Injury Profile of Male and Female Senior and Youth Handball Players: A Systematic Review

Int J Environ Res Public Health. 2020 Jun 1;17(11):3925. doi: 10.3390/ijerph17113925.


Handball is a team sport in which players are exposed to high physical conditioning requirements and several contacts and collisions, so they must face various musculoskeletal injuries throughout their career. The aim of this study was to summarize the characteristics of handball injuries both in training and in competition contexts, differentiating by gender and age. A systematic review was conducted and a total of 15 studies (33 cohorts) met the inclusion criteria. Higher injury incidence was reported during matches compared to training sessions in all groups (i.e., male and female senior and youth players), with male senior players presenting the greatest values. Lower extremities were more frequently injured, being contusions and sprains the most common type of injuries. Females reported more serious injuries than males, who presented a higher percentage of acute injuries caused by direct contact, while in female players these injuries were not caused by direct contact actions. Wings and backs presented the highest injury incidence; additionally, players registered higher match incidence during international championships compared to national leagues. Due to the differences in the injury profile of handball players, specific preventive strategies should be implemented for each group to optimize the injury prevention process.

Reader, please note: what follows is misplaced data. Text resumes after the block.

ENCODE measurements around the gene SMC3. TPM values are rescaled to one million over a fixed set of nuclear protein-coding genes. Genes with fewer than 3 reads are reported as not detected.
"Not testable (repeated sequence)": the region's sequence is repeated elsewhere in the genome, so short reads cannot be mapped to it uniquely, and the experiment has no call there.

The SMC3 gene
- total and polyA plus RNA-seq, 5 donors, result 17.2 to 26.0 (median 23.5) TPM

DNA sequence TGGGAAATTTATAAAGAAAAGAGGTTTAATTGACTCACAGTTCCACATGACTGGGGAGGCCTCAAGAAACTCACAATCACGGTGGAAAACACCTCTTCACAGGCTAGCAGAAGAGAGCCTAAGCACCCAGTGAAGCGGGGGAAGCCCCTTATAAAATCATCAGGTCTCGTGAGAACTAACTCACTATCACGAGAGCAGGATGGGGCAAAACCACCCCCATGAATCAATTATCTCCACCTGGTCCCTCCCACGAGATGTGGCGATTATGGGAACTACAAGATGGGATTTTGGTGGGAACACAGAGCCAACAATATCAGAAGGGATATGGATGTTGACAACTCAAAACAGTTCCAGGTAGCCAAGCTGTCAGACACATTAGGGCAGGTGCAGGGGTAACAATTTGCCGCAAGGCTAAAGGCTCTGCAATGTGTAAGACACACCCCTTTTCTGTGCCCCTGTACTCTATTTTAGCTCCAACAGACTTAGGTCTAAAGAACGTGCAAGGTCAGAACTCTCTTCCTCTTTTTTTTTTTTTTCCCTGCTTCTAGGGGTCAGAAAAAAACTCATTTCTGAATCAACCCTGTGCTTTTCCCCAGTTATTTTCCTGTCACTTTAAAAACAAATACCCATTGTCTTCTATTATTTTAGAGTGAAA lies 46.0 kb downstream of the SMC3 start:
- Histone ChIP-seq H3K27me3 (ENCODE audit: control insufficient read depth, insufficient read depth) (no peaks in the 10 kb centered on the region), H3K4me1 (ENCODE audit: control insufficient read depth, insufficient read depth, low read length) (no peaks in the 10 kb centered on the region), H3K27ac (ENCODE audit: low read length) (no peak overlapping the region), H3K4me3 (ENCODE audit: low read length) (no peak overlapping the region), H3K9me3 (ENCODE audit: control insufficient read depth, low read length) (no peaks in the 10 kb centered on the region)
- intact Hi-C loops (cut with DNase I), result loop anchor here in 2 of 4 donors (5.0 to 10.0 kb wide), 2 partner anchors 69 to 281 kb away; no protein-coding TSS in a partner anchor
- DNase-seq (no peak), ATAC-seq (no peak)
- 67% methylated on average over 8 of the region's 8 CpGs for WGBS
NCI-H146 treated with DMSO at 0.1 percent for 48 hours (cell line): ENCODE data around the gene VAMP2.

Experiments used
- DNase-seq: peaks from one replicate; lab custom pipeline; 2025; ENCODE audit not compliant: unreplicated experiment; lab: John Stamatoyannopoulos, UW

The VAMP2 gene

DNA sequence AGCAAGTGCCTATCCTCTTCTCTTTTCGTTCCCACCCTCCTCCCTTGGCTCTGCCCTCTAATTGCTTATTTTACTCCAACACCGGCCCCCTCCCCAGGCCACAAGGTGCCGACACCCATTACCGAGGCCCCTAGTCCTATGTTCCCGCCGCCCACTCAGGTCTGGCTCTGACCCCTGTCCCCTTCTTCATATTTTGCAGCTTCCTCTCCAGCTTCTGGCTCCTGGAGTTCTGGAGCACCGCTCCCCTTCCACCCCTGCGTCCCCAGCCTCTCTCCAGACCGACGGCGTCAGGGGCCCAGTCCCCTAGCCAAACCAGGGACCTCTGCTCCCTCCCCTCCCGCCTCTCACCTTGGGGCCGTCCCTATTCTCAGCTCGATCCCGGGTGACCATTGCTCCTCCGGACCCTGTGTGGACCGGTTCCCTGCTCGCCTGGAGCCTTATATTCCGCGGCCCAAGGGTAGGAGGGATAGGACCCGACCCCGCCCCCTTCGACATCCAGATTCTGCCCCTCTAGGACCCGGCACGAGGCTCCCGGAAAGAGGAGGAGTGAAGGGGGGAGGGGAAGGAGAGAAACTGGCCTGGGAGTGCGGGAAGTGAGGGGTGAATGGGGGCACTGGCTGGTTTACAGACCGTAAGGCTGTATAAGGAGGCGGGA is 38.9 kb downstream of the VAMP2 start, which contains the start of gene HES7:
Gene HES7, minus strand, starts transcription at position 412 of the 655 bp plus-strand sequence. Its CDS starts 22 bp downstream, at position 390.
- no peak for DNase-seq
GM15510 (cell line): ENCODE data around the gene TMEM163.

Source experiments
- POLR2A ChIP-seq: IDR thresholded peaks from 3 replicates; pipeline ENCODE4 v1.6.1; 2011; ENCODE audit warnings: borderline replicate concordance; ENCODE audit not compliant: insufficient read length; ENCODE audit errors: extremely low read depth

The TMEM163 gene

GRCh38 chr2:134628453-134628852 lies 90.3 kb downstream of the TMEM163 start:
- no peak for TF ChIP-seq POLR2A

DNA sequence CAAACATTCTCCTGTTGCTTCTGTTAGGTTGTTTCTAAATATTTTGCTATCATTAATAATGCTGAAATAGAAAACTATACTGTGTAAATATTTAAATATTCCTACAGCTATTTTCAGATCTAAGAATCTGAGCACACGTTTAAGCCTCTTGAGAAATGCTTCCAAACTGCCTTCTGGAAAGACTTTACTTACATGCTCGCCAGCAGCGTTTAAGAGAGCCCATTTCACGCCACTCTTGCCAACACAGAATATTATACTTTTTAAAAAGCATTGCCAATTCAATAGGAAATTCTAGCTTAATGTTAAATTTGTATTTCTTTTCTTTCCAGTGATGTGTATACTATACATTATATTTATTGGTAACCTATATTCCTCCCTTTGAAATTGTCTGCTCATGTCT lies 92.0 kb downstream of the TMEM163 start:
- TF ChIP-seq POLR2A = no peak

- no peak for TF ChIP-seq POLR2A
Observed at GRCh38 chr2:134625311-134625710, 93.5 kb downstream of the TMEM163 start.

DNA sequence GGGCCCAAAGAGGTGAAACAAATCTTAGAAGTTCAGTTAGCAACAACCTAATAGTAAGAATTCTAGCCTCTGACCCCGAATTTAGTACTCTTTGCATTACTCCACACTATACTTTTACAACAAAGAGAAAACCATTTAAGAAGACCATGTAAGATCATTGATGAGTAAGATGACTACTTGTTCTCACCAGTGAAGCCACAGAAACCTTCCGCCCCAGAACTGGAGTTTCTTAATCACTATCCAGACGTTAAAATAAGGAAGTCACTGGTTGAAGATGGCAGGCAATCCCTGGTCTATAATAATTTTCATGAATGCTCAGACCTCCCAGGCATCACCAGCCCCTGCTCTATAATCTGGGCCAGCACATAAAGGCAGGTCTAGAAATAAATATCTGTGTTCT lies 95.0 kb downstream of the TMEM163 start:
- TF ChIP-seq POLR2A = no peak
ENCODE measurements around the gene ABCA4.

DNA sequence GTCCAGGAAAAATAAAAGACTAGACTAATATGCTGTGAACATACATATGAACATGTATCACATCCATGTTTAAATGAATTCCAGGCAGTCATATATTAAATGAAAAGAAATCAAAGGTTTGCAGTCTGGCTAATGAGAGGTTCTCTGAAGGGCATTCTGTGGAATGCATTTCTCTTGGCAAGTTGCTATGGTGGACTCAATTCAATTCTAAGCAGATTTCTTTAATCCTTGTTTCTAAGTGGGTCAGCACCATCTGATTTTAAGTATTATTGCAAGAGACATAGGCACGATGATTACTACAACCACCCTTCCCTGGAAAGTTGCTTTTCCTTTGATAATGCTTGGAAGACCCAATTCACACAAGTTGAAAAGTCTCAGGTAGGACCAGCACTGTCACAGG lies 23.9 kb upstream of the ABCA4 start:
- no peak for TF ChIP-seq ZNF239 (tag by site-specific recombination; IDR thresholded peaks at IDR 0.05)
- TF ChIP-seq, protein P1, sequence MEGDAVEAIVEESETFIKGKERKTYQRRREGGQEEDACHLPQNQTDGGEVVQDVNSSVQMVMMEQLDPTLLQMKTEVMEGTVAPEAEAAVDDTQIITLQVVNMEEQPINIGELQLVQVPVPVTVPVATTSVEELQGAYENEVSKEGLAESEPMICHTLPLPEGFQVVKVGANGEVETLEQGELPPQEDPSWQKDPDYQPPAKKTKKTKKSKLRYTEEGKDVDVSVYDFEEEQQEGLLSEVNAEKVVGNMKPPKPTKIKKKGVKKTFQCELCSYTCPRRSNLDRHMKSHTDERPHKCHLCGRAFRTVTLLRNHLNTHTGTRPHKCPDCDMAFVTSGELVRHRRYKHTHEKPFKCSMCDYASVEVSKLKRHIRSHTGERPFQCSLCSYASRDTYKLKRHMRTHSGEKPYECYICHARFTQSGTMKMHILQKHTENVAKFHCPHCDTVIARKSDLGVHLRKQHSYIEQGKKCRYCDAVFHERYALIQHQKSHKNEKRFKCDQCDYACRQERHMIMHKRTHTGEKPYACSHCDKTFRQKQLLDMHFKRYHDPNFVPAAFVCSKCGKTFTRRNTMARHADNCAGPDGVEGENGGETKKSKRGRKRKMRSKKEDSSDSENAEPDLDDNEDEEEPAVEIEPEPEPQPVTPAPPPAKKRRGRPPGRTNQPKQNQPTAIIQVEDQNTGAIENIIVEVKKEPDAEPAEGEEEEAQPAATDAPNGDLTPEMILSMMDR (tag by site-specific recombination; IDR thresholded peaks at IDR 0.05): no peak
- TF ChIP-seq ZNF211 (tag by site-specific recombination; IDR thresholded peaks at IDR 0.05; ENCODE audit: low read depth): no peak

Keywords: incidence; risk factors; team sport.

Publication types

  • Research Support, Non-U.S. Gov't
  • Systematic Review

MeSH terms

  • Adolescent
  • Athletic Injuries*
  • Female
  • Humans
  • Incidence
  • Male
  • Prospective Studies
  • Retrospective Studies
  • Sports*
  • Sprains and Strains*